How much of what is an unanswered question; there does not seem to have been any rigorous assessment of Taiwan’s wartime consumption rates, domestic production, strategic reserves or expected losses to Chinese fire strikes. But the materiel requirements are certain to be large, not to mention the psychological importance of regularly penetrating the blockade to sustain Taiwan’s will to fight.

That means that US forces must get cargo ships into the west coast ports on a regular basis, in the face of extensive mining and hostile fire, close to China and under conditions of Chinese air superiority. After weeks or months of conflict, it might be that the PLA had exhausted its magazine of long-range weapons, but its much larger inventory of short-range strike assets would remain largely untapped.

Long-range artillery, land-based anti-ship missiles, patrol boats with missiles or torpedoes, even older third-generation fighters dropping gravity bombs would pose a significant threat. China could reseed minefields between US incursions using a wide variety of platforms. Each cargo vessel the PLA managed to stop would become part of the obstacle array the next one had to navigate.

Resupply by air could be symbolically important if it were feasible, but that seems extremely unlikely. Whatever wizardry US stealth and electronic warfare can achieve, there is no way to hide a large cargo jet or make it anything but a fat, slow and extremely vulnerable target.

Even in an uncontested environment, airlift would be woefully inadequate for the volume of fuel and other essentials Taiwan needs to survive. With the Chinese air defense array in place and the PLA Air Force operating over Taiwan, air resupply in the volumes required is simply impossible.

Counter-blockade and cost imposition

At this point in the discussion, US interlocutors often posit that the United States could seal off China’s access to international markets, particularly its access to imported fuels. With or without a specific US blockade, there is no doubt that a war would severely disrupt China’s foreign trade and cause massive damage to its economy (and everyone else’s as well).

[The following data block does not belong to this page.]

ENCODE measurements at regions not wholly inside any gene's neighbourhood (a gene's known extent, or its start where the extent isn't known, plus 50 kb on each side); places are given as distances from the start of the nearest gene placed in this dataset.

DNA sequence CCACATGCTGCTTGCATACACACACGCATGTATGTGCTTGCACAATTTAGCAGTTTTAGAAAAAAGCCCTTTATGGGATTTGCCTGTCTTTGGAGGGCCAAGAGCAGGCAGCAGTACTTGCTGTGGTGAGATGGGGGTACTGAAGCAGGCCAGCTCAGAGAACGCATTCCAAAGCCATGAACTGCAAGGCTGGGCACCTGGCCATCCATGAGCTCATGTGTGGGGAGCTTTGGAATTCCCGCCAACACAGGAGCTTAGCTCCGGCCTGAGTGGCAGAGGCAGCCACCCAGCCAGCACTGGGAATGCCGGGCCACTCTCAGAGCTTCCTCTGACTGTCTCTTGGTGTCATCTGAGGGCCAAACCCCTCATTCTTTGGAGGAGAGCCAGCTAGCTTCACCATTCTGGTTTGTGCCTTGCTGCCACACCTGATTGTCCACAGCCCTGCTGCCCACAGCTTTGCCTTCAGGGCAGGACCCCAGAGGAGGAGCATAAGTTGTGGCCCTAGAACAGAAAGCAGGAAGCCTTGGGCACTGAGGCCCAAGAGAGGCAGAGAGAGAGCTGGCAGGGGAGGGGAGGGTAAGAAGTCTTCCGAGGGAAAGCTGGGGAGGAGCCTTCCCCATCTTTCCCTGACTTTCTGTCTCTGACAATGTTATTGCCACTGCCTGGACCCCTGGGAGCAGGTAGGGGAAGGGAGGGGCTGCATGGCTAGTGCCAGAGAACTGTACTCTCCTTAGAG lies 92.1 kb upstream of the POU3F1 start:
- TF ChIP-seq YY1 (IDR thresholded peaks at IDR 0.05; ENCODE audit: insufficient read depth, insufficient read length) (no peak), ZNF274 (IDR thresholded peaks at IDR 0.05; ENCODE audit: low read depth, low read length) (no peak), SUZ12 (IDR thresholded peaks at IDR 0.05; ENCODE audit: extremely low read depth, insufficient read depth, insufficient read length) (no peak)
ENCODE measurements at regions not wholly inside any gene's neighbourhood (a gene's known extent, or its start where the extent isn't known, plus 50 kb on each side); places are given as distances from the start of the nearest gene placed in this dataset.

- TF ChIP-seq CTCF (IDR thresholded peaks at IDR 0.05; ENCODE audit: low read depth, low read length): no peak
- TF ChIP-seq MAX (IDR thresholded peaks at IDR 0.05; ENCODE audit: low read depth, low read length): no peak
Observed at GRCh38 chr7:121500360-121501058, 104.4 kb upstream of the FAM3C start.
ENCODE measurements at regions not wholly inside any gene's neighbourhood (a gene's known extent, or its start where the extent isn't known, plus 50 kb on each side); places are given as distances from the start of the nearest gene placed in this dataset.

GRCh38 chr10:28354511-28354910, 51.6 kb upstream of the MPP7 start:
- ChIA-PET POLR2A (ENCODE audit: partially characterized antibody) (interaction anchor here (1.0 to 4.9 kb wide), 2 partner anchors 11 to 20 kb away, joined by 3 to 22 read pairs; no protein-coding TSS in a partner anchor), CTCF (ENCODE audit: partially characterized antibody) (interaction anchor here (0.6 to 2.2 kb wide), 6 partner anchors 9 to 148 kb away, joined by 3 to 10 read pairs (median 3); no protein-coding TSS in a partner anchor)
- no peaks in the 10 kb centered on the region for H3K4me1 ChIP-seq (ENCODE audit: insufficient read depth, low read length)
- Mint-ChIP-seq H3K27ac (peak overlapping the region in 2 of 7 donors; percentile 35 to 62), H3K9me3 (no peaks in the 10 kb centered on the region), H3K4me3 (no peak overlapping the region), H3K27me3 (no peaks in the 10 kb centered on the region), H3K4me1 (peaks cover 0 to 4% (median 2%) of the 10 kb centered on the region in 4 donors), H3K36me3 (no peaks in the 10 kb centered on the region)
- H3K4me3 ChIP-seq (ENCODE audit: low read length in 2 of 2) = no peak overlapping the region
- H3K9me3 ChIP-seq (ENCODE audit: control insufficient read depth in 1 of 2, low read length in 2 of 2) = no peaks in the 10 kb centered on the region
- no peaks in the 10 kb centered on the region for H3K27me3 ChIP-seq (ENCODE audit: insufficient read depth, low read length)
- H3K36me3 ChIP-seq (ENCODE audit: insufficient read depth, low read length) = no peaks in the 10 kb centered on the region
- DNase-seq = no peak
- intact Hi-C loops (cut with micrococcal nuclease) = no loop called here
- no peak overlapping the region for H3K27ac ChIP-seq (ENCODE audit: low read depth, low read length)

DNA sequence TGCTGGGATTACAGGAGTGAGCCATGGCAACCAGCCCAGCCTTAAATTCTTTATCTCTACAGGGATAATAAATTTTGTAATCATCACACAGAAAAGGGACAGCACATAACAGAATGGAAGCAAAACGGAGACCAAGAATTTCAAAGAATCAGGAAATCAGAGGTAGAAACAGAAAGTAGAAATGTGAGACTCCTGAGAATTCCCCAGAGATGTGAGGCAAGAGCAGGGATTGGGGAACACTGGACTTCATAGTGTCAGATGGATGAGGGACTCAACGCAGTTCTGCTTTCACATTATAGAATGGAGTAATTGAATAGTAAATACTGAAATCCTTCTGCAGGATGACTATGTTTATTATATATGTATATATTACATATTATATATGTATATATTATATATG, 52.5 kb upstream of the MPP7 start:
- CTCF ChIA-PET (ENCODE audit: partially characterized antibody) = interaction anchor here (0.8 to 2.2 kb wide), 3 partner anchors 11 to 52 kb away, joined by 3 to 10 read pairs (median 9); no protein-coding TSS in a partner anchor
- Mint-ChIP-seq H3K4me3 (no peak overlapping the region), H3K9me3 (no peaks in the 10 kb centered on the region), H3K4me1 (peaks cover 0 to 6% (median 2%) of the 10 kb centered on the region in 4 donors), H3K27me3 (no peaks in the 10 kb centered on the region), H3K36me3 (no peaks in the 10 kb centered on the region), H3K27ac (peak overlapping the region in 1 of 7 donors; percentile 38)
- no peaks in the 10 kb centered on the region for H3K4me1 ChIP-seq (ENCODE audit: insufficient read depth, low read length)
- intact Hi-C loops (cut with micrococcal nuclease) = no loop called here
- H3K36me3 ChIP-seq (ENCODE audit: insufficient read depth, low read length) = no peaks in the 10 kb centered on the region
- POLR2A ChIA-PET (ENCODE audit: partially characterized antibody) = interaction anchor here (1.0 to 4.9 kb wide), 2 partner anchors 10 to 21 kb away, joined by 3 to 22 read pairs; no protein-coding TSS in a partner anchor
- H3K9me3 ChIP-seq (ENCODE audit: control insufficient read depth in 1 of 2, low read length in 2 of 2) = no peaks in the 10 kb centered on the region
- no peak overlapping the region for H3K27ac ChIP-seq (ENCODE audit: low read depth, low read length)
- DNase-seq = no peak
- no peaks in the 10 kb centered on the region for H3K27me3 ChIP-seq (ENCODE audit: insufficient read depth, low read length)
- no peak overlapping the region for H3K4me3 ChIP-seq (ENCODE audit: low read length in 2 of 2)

It has long been this author’s contention that the economic, political and diplomatic cost of a war are among the main factors that deter Beijing from attacking Taiwan, in addition to and probably more important than the military balance. If seizing Taiwan were easy and cheap, they would have done it long ago.

If Chinese leaders decide to attack anyway, it will be because they have consciously accepted that enormous cost. The question then becomes how long the world’s second-largest economy can sustain the conflict in the face of a US blockade. That is hard to answer, but the easy part seems to be, a heck of a lot longer than Taiwan can. We are not on the winning end of that cost-imposition contest.

Implications for force design, operational concepts and war preparations

In this author’s observation, US thinking about a potential Taiwan conflict focuses on winning the first battle, either thwarting a landing attempt or stripping away a PLA Navy blockade effort east of Taiwan. (This presumably was the thought behind US Pacific Fleet commander Admiral Paparo’s “resounding yes” on whether his forces could break a Chinese blockade.) There has been much less thought about what happens after that, about how to keep Taiwan alive through months if not years of a close-in Chinese blockade.

The requirements for running a blockade differ markedly from those for defeating a landing. The latter has two key aspects: protecting US ships and aircraft from China’s long-range weapons, and sinking as many as possible of the ships carrying Chinese forces across the strait. Both tasks are extremely difficult, but the requirements are straightforward and play to the strengths of the US military-industrial complex.

A Taiwanese AIDC F-CK-1 Ching-Kuo fighter with its armaments on display. Photo: Twitter

Running a blockade, in contrast, presents extreme operational challenges for which the solution is not obvious, and furthermore runs contrary to deeply held beliefs about what kind of operations US forces should prepare for.

In order to succeed, US Navy escorts must operate in a tightly constrained and fiercely contested battlespace west of Taiwan, protecting cargo ships and themselves from a wide variety of simultaneous threats. They must perform extensive mine clearing and obstacle removal under fire, with their backs to the Chinese coast; get the cargo ship into port and unloaded; then get it out again and safely away so that it does not become another obstacle. They must do this not once but repeatedly, many times per week, for as long as the conflict continues. This requires a different force structure and different operational concepts.